NORHTERN TERRITORY, Australia --
Exercise Talisman Sabre is
a biennial, multinational, exercise designed to enhance bilateral collaboration
in support of future combined operations, natural disasters and humanitarian
emergency response. This year, the exercise featured approximately 33,000
troops, 200 aircraft and 21 ships.
The environmental impact that exercises like Talisman
Saber have is an issue that warrants attention and expertise. This year, Marine
Forces Reserve helped provide that expertise.
A detachment of Marines from MARFORRES
combined with an Australian Army environmental team helped to ensure that the
necessary safety steps were taken during the exercise to protect the Australian
continent from possible pollutants.
The MARFORRES detachment was from the Environmental
Service Division, a unit of Reserve Marines who provide environmental and
safety expertise, hazardous materials and safety management, and incident
command liaison to the commander in support of operations and major training
“The team of 30 worked at a number of different locations
across the continent in support of Talisman Saber,” said Maj. Glenn Davis, environmental
operations officer, MARFORRES. “They worked with the Australian forces for
military equipment preclearance. We also had Marines on a number of ships
inspecting departing and arriving aircraft for weeds and seeds, while the land-based
team mostly monitored the physical environment alongside the Australians.”
In the months of planning prior to the exercise, it became
apparent that the beaches selected for the exercise were used by sea turtles as
a nesting ground. With this information in hand, the environmental team began
taking steps to ensure the safety of the unborn turtles.
According to Dr. Michael Guinea, a marine biologist, the environmental
team had monitored the number of turtles nesting on the beach landing sites,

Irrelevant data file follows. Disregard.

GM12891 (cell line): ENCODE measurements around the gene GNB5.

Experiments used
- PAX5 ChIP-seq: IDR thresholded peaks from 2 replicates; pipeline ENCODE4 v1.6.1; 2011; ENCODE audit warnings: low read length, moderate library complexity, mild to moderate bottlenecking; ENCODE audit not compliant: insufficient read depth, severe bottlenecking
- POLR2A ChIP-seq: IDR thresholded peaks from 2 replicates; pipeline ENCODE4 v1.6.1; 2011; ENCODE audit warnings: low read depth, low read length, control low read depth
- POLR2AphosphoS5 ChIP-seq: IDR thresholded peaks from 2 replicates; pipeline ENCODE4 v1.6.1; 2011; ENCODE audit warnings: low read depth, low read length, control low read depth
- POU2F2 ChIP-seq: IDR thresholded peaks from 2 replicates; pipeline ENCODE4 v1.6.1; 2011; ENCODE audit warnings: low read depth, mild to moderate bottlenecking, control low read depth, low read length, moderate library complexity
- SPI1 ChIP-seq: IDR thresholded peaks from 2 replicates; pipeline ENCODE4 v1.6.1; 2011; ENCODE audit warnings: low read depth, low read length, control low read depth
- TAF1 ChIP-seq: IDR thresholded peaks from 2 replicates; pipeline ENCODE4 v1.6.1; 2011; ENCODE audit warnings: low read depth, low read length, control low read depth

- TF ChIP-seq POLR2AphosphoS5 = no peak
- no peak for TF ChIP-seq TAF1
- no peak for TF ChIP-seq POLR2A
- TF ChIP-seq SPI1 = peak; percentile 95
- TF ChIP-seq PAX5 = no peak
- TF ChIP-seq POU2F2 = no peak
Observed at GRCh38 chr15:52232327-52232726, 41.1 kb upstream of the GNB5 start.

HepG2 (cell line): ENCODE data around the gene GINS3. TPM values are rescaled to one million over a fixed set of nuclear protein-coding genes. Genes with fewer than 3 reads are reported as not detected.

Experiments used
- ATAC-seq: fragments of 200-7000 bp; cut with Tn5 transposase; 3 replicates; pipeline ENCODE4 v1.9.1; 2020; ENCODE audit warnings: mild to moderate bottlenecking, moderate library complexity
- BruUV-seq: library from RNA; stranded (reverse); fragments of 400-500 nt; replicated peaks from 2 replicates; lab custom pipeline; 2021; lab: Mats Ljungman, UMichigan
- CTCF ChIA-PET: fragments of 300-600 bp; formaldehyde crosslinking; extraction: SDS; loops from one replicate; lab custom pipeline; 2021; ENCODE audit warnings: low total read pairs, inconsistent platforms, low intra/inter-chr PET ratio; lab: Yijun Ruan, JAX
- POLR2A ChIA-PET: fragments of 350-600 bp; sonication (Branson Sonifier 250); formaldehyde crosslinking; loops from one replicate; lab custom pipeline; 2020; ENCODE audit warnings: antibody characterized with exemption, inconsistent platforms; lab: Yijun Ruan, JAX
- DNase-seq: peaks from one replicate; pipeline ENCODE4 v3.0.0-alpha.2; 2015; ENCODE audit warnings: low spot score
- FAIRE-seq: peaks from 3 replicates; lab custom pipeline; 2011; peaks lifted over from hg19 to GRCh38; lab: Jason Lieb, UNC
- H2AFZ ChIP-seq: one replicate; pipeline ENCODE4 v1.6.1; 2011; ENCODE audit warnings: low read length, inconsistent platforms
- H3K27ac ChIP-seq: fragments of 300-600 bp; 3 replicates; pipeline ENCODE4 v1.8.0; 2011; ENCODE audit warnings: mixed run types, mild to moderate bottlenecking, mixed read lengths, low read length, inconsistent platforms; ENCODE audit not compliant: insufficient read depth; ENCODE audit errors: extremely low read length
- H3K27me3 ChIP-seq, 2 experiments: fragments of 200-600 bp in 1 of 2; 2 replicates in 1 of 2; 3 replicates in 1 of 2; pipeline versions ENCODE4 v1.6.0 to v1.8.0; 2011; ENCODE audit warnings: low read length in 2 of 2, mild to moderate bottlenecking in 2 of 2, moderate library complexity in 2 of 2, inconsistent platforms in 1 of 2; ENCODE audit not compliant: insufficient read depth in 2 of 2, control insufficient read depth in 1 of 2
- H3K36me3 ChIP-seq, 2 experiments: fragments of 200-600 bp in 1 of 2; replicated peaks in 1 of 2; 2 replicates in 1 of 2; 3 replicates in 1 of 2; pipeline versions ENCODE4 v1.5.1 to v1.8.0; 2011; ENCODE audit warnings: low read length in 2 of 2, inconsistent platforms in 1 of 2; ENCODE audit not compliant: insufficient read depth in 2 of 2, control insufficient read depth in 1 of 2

which involved doing a preliminary survey about seven weeks out from the
anticipated landing dates.
Once the surveys were complete, the locations were marked
and protected during a brief time for incubation.
“When we have identified a nest and allowed it to
incubate for at least 14 days, we can uncover the nest by looking at the tracks
and finding out where the eggs were deposited, excavating the nest, marking
them, and relocating them to a safe location,” said Guinea.
After the eggs were excavated, they were moved to a
different location far enough from the landing locations to be safe.
“The scale of Talisman Saber brings it to a higher level
of fidelity for environmental management,” said Australian Army Lt. Col. Pevlin
Price, Environmental Management Group deputy chief. “We have developed and
implemented arrangements so that we can meet our obligations back to the
federal department of the environment. Working with the departments from the
Northern Territory government, the local indigenous stake holders, and various
defense organizations has enabled us to bring this very complex activity to the
point we have.”
The relocation of the eggs is just one of many
environmental protection efforts accomplished by the military. With each new
exercise and operation come different environmental issues that could arise and
well-trained teams are always close by to provide solutions.